Number of permanent settlers arriving in Australia from Taiwan since 1991 (monthly).
The exact number of Taiwanese Australian is hard to calculate since most demographic research tends to clump immigrants from People's Republic of China, Hong Kong, Macau and Taiwan, into the broadly-defined "Chinese Australian" category as both the governments of People's Republic of China and Australia force Taiwanese Australians as a subgroup of Chinese Australians due to the 'One China Policy' adopted by the Australian government with the recognition of the People's Republic of China in 1972 as Republic of China was ousted by majority of Member States of the United Nations General Assembly voting in United Nations Resolution 2758. This has consequently been a subject of controversy especially with those of the Pan-Green coalition in Taiwan that advocates Taiwan independence, that contradicts Australia's One China Policy to the island of Taiwan with recognition of People's Republic of China as the sole government of China that Taiwan is a part of China, and One China Policy adopted by Australia is different from the perspective of the United States that Australia does not have a "Taiwan Relations Act", but Australia does have a (number of) domestic Racial Equality-related Act(s) since Multiculturalism of Australia after the era of White Australia Policy from 1980's onwards as Australia was preparing to integrate in Asia, therefore, the term Taiwanese Australian officially refers to the Asian community in Australia although there is split identity in Taiwan all people with Taiwanese citizenship or background are regarded as Taiwanese/Formosan. Most statistics for the number of Taiwanese Australians, including one by the Pan-Independence Formosan Association for Public Affairs (FAPA), puts an estimate at around 24,000. although there have be thousands more who had not been counted/immigrated since the estimation.
Prior to the 1950s emigration off of Taiwan was negligible. During earlier Taiwanese history, the island was sparsely populated by Austronesian aboriginals and in the 17th and 18th centuries it served as a destination point for migrating Minnan and Hakka people from China's coastal area. And due to sea-forbidden policy and weather condition only a few were able to migrate across the strait and intermarried with Taiwanese pinpu people.Therefore it is estimated that over 90% of Taiwanese people(including Chinese people who came after communist revolution in 1949 and intermarry with local Taiwanese people)have Taiwanese/Formosan ancestry. with In 1895 Japan took over control of Taiwan following the first Sino-Japanese war. Japanese colonial control severely curtailed any movement off the island in the interest of containing dissent against the Japanese Empire.After Japan was defeated in second world war, the Japanese people who migrated into Taiwan during 1895-1949 without leaving after the war as well as Chinese people came after 1949 and recent immigrants (mainly from South East Asia)who came through marriage with Taiwanese people all become an important component of Taiwanese people nowadays.Yet On the other side of the Pacific Ocean, opportunities for immigration from Taiwan to Australia were virtually nonexistent before the 1950s.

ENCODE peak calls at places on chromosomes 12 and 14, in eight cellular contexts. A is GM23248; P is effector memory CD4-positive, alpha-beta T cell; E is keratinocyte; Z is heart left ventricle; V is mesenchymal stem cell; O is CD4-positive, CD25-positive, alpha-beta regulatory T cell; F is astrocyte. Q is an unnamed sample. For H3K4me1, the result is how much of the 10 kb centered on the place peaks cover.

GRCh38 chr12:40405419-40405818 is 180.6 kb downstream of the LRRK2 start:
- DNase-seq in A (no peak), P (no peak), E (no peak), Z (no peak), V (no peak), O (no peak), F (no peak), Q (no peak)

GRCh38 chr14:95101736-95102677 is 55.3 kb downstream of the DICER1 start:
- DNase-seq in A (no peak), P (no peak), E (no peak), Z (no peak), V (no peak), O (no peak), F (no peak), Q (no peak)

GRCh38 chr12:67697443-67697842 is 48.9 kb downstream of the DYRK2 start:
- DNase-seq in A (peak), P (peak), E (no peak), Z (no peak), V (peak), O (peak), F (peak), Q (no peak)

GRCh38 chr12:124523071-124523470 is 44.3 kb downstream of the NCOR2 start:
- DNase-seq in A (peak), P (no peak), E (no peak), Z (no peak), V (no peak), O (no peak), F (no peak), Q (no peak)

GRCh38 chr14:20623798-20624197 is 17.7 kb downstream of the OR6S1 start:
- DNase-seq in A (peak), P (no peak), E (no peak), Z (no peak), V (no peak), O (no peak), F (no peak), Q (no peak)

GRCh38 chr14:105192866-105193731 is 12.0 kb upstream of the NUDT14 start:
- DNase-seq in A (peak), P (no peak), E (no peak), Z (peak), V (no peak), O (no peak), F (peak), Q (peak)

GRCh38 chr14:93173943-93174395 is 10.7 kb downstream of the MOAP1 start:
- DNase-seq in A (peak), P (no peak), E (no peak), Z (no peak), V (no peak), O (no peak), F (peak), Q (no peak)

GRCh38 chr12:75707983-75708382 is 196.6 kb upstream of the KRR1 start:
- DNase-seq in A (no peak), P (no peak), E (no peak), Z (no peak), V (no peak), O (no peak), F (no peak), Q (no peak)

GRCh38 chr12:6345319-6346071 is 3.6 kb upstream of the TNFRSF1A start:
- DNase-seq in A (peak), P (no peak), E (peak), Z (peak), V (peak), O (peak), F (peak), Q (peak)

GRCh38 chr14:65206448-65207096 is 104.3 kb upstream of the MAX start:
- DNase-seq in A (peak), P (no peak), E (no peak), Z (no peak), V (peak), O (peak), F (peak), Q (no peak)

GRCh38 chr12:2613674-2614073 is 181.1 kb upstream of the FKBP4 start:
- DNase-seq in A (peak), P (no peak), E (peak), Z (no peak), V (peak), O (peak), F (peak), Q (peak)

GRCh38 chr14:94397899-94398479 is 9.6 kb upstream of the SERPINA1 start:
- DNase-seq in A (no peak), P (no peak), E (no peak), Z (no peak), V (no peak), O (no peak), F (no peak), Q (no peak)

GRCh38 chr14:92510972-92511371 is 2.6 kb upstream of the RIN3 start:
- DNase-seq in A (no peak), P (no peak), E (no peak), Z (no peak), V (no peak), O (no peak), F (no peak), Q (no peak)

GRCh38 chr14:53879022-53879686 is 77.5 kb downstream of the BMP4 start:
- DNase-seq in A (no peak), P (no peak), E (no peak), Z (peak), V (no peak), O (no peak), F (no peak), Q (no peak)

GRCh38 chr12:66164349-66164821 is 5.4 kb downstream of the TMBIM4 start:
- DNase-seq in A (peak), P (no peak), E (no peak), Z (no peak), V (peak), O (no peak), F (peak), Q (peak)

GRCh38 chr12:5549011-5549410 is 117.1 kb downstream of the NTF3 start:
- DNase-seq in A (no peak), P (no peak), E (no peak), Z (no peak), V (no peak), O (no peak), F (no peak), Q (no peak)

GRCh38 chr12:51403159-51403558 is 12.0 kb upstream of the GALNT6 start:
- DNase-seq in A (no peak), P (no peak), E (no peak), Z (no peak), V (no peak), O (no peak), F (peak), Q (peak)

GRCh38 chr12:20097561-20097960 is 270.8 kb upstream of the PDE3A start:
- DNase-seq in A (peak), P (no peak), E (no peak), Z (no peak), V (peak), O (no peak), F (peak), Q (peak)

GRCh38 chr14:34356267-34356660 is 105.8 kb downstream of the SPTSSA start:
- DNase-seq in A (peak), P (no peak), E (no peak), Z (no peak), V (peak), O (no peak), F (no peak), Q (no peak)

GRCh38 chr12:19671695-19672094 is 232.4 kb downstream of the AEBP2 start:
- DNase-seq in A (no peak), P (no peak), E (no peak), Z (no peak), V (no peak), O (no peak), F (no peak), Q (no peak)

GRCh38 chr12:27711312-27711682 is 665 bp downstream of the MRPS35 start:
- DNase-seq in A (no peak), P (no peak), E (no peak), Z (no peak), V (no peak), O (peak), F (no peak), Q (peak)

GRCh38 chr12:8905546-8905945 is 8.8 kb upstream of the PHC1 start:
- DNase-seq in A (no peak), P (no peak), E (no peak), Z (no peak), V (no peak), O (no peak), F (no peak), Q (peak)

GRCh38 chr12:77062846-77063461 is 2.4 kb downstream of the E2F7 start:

First generation immigrants from Taiwan usually share a common language, Mandarin, although many also speak Taiwanese Hokkien, commonly referred to as "Taiwanese", and to a lesser extent, the Hakka language. As with most immigrants to Australia, linguistic fluency in the heritage language quickly disappears in the second generation. Many second generation Taiwanese Australians are exposed to Taiwanese, but their level of proficiency varies. Many second generation immigrants speak Taiwanese as their heritage language and may not know any Mandarin. This is typical for many overseas Taiwanese. There are also second generation Taiwanese, especially whose families are from the Taipei Metropolitan Area, who speak Mandarin as their heritage language and know little Taiwanese. Mandarin or Taiwanese as the heritage language, however, depends on parents, and whether the individuals are exposed to Mandarin through Taiwanese Mandarin schools. Second generation Taiwanese of Hakka descent tend to speak better Mandarin as their heritage language. There are many first generation Taiwanese of full Hakka heritage who may speak all three languages. Taiwanese Australians of mixed Hoklo and Hakka Heritage may speak only Taiwanese Mandarin as their heritage language. Second Generation Taiwanese who are of mixed Hoklo Taiwanese and Waisheng Taiwanese (or other Chinese) heritage may only know Taiwanese Mandarin at most and not a word of Taiwanese.
Brisbane remains as Australia's top Taiwanese settling city with Sydney and Melbourne coming in close. The number of Taiwanese people in Brisbane vastly surpasses those of Japan,Vietnam,Hong Kong,People's Republic of China,Korea and Singapore.